|Version 4 (modified by malcolm.wallace@…, 8 years ago) (diff)|
Eliminate . as an operator
In early Haskell, . was used as function composition. In later versions of Haskell, it also became used as a name qualifier.
These two uses do not fit well together, leading to special lexical rules (P11 of the report). As a test, before reading the report, can you lex the following: "f.g", "F.g", "F . g", "f..", "F..", and "F.". I couldn't. (See QualifiedIdentifiers for a related problem.)
Reserve . for use as a qualifier in names. Do not permit . as an operator symbol (or as a symbol character?). (Also continue to permit it as a decimal point in floats).
- Much much simpler. Not impossible to remember.
- We lose . as composition. Mostly this doesn't matter as $ is probably more common in reality anyway. Perhaps use `o` as infix composition instead if it is really important. Note that `o` is three characters - it would be nicer to use plain o infix, but that would require another special lexical rule. Others alternatives for composition include Unicode symbols such as centred-dot ˙, a bullet point, an unfilled bullet point, the degree sign °, the masculine ordinal indicator °, stroked circle ø, and so on. All of these resemble the mathematical symbol, and some of them are available in the Latin-1 subset.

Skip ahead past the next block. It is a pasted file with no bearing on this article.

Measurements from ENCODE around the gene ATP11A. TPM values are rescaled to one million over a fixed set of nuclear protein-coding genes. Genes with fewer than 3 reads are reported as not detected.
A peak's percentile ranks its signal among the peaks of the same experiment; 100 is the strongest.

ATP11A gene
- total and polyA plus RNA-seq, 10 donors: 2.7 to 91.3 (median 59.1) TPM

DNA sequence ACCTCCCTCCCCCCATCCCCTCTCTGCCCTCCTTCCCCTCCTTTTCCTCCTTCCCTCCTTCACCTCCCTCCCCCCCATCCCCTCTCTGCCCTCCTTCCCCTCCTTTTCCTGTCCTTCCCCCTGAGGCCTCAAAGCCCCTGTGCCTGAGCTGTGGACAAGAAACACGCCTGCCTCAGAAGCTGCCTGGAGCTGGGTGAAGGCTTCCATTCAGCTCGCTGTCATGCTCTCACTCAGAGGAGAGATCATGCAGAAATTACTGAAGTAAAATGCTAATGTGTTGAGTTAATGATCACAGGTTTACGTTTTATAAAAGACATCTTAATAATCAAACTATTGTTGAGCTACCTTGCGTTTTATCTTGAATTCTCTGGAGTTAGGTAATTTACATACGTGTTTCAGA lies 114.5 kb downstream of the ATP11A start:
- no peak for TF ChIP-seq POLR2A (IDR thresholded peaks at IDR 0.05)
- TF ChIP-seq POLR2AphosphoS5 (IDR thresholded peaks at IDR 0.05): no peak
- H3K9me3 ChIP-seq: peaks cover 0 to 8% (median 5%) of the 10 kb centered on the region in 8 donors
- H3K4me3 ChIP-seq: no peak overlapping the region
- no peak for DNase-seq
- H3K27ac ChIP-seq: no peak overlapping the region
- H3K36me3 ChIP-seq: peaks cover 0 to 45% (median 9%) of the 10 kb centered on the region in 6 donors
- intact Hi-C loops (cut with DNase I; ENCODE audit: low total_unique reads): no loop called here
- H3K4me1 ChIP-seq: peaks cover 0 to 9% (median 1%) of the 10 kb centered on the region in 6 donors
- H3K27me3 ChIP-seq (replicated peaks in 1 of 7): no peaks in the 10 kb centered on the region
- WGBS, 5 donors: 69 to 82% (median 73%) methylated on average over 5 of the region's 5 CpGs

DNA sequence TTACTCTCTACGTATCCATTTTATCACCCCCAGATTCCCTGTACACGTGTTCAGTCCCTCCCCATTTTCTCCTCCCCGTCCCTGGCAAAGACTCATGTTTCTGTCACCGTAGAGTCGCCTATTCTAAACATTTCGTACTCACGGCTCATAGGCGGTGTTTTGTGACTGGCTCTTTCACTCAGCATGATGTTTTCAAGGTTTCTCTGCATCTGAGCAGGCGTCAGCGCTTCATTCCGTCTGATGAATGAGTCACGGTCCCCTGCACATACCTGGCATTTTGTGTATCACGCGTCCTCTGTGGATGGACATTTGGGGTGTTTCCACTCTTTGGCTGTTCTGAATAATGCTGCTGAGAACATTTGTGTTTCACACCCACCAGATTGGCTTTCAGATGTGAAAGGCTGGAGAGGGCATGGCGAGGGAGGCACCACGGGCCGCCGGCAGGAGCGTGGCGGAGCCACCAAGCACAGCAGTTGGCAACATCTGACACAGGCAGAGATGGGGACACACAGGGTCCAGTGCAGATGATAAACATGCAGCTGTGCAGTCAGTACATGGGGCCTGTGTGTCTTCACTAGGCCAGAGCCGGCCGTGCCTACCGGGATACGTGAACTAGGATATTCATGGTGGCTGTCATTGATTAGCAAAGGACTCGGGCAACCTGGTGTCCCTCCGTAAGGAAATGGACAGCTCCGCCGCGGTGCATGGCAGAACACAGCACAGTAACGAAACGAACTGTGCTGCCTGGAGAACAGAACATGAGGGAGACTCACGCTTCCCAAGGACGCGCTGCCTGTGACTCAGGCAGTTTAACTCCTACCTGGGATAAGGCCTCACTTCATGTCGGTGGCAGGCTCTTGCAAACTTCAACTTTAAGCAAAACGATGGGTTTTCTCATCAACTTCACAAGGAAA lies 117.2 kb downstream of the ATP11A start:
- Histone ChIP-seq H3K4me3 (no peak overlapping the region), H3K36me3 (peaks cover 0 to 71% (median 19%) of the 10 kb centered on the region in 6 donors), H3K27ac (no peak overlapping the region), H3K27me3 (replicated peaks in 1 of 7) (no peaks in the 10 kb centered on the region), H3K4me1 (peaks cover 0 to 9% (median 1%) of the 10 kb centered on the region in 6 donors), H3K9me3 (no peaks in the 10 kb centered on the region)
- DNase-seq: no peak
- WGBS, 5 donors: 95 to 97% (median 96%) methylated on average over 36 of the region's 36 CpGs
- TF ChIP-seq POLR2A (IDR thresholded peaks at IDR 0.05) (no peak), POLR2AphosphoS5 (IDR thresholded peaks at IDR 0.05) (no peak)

- We need to make a special case of .. in the [m .. n] case.